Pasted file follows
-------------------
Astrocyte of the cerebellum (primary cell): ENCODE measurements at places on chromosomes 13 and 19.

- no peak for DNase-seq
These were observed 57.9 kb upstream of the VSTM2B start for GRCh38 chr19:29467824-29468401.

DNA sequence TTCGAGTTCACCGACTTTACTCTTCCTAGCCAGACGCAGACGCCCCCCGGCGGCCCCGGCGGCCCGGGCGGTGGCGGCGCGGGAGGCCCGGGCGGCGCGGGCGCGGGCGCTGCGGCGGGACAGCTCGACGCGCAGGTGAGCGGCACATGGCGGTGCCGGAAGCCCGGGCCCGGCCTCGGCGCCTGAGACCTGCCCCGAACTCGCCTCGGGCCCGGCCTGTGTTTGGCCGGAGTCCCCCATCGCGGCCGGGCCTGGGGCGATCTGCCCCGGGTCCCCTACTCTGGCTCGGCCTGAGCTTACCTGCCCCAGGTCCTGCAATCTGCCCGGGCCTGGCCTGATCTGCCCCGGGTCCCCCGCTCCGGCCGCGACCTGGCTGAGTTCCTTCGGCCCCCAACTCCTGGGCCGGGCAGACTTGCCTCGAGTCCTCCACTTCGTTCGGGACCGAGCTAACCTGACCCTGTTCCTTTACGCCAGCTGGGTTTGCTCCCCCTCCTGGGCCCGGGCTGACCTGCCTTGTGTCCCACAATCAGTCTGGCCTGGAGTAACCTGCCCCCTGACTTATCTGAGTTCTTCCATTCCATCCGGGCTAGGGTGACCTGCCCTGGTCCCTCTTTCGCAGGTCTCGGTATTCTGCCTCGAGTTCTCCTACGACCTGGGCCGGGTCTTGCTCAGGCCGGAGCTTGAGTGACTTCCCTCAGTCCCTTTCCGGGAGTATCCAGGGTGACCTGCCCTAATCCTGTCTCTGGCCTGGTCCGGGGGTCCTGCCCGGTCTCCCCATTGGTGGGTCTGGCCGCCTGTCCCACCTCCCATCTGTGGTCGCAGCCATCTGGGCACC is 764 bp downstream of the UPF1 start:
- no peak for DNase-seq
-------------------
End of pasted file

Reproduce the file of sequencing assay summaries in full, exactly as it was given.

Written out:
Astrocyte of the cerebellum (primary cell): ENCODE measurements at places on chromosomes 13 and 19.

- no peak for DNase-seq
These were observed 57.9 kb upstream of the VSTM2B start for GRCh38 chr19:29467824-29468401.

DNA sequence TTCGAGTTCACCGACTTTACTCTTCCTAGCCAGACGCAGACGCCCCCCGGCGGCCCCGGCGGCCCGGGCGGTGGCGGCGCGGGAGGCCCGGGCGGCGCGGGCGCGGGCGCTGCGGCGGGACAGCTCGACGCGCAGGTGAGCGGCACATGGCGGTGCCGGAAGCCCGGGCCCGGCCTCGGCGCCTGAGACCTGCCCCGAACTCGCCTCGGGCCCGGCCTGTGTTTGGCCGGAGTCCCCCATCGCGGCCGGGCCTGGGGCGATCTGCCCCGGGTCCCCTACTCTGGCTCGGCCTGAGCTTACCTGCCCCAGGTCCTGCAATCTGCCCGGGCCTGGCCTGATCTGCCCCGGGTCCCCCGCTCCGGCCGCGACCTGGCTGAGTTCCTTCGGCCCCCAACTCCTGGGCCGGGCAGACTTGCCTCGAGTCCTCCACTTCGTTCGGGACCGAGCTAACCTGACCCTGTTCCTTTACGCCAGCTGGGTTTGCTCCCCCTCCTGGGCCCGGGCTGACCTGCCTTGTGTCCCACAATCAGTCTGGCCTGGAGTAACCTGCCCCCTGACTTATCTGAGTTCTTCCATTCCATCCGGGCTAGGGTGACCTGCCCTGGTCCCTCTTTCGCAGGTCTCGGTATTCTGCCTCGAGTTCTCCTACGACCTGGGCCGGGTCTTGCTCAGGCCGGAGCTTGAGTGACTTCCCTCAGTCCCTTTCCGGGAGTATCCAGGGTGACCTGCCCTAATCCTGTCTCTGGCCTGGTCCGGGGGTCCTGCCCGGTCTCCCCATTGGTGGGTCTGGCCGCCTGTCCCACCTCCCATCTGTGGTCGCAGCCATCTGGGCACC is 764 bp downstream of the UPF1 start:
- no peak for DNase-seq